I often wondered why William, after having such a powerful meeting with him, rejected the Book of Mormon. And I wondered how something so trivial would be enough for William to deny the veracity of the Book of Mormon.
Then it hit me: William didn't start reading to know whether or not the Book of Mormon is True; rather, he already decided it was wrong and was determined to find out why. He read the entire Book of Mormon from cover to cover with the sole purpose of disproving it.
We continued to meet with William from time to time. But with each visit he became less and less willing to listen to what we had to say. Yet I will always be grateful to William for one thing: It was because of him that I became a more serious student of the Bible.
Up to the time I met with William, I had read the New Testament several times, and I had studied passages from the Old Testament. But I had never read the Bible from cover to cover. During our visits with William, he would encourage us to search the Bible, often implying that we were wrong. He also implied that if we would just read the Bible, we would realize how wrong the Book of Mormon is.
I took William up on his challenge, and I began reading the Bible trying to discover if William was right. After all, he had devoted his life to the Bible and to teaching it. As I studied the Bible, the depth and beauty of the Gospel deepened for me. And so did my testimony of the Restoration of the Gospel of Jesus Christ through His prophet, Joseph Smith.
The Bible outlines the pattern of God's dealings with His children. Throughout the Bible, God constantly revealed Himself to inspired men, the prophets. The prophets received glorious visitations, ministrations, and visions. They also received Divine commissions to share what they had received. Even after Christ came, fulfilled His ministry, was crucified, was resurrected, and ascended to heaven, His servants, the apostles, continued receiving visitations, ministrations, and visions.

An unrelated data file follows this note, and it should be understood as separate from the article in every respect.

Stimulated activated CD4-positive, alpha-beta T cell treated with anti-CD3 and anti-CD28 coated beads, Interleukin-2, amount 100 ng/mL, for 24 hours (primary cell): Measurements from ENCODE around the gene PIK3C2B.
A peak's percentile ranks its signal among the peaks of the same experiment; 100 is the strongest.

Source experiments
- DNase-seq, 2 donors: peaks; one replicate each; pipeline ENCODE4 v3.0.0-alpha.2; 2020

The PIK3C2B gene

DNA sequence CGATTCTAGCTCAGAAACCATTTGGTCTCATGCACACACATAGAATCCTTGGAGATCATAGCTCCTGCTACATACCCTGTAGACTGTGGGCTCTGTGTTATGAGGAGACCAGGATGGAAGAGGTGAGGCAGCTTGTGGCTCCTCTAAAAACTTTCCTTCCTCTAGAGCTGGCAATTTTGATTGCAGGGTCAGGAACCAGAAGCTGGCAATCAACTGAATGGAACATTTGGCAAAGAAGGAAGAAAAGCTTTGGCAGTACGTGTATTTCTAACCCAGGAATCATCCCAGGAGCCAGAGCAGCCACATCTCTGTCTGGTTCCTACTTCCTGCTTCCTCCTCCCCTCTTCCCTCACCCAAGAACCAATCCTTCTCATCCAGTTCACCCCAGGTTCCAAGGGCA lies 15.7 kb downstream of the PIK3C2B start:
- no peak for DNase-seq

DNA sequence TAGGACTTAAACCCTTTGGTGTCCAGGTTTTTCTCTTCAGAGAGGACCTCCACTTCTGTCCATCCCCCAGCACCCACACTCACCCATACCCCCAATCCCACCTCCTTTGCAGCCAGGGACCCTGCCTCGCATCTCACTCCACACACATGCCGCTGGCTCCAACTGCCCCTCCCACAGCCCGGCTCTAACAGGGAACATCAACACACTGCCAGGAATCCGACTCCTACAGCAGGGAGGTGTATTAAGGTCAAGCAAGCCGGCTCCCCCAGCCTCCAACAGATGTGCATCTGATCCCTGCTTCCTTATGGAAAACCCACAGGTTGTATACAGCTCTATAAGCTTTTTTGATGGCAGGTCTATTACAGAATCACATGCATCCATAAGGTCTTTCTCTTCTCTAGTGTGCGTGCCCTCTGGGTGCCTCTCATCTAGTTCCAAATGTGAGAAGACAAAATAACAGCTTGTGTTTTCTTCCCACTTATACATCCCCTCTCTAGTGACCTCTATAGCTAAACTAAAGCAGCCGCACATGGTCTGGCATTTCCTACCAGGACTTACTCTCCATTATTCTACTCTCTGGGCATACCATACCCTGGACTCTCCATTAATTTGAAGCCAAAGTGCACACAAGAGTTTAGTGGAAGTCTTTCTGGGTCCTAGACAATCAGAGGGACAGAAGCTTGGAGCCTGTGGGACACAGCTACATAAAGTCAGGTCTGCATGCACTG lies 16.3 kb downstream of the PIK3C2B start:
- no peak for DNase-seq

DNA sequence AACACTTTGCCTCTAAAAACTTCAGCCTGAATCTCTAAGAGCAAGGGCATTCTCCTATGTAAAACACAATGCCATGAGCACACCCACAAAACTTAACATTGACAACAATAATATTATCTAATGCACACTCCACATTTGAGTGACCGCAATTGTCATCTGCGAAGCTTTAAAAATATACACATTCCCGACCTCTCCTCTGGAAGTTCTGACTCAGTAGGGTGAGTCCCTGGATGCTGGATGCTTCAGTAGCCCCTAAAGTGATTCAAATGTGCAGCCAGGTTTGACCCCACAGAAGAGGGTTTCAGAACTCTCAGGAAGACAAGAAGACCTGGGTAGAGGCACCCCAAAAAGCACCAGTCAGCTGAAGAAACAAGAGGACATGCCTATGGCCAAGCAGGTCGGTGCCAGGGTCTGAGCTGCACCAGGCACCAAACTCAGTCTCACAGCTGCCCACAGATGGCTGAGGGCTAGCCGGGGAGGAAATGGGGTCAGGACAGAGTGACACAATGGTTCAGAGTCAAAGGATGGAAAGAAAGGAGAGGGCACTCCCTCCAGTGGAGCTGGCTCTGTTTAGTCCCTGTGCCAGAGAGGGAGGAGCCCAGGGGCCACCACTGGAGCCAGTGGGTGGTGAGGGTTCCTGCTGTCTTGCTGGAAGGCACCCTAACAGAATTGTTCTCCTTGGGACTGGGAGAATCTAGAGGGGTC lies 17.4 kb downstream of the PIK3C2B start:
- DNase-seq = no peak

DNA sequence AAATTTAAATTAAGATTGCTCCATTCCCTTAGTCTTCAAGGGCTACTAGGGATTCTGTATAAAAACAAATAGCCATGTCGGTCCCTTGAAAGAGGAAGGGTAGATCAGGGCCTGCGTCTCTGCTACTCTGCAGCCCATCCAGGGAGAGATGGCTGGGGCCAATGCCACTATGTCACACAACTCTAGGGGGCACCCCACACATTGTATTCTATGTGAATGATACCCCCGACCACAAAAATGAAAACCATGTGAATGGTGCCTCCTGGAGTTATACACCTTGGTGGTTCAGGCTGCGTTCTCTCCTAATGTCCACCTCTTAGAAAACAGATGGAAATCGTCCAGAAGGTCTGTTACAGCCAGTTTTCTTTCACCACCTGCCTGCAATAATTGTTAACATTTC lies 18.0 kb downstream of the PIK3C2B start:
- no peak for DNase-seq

I learned from the Bible that God is the same yesterday, today, and forever. Yet knowing the history of mankind, I realized that the glorious visitations, ministrations, and visions ceased. So what changed? The Bible teaches that before the second coming of Jesus Christ, there would be a falling away. That the children of men would fall away from the fulness of the Gospel. But in time, God would send another angel to declare the fulness of the Gospel to the inhabitants of the Earth.
My understanding of the doctrines of repentance, the Atonement, the fall of man, fasting, and prayer expanded, and my love for Jesus did too. I found parallels between ancient temple worship and the modern practices of Latter-day Saints in our temples (I can't talk in detail about these practices other than that we don't practice animal sacrifice).
And I could go on and on. I love the Bible. But I never would have learned what I know had I not accepted William's challenge. Really, I'm indebted to him. I am grateful that I didn't dismiss his words. I'm grateful that I was willing to use the Bible to investigate my own beliefs critically.
Had I merely dismissed William's challenges because I didn't agree with him, I wouldn't know now what I do.
Friday, November 09, 2007